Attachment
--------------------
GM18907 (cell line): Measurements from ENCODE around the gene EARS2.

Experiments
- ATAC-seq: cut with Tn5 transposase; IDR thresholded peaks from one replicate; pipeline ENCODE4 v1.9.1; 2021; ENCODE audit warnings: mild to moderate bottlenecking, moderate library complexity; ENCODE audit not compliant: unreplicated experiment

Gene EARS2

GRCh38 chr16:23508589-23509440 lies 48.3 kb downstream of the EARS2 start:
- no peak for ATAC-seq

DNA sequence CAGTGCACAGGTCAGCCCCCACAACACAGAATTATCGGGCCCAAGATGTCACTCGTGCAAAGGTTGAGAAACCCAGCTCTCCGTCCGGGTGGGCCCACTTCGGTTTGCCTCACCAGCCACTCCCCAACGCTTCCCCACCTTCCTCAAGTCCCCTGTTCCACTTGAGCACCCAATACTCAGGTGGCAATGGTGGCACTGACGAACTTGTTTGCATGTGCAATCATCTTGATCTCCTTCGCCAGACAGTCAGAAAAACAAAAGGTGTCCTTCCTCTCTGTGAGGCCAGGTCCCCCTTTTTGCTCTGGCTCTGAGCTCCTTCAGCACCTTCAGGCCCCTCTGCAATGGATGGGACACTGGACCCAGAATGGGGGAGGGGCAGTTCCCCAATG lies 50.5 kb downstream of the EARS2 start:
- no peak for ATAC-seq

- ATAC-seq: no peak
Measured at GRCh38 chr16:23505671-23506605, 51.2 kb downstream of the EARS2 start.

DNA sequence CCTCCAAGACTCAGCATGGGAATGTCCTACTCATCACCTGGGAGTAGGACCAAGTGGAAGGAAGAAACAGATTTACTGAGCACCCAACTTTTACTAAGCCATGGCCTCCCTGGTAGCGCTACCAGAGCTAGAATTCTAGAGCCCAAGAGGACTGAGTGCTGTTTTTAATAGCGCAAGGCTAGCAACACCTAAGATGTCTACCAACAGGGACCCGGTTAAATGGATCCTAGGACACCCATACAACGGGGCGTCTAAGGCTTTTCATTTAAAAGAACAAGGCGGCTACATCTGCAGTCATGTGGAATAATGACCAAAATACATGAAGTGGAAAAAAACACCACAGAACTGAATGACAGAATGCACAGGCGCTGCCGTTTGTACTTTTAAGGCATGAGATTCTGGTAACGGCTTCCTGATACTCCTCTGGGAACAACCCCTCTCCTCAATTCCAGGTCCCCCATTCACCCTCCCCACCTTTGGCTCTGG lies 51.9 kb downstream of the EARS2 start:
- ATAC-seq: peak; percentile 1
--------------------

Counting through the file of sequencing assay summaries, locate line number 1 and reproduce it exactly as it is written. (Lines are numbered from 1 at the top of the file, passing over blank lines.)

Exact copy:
GM18907 (cell line): Measurements from ENCODE around the gene EARS2.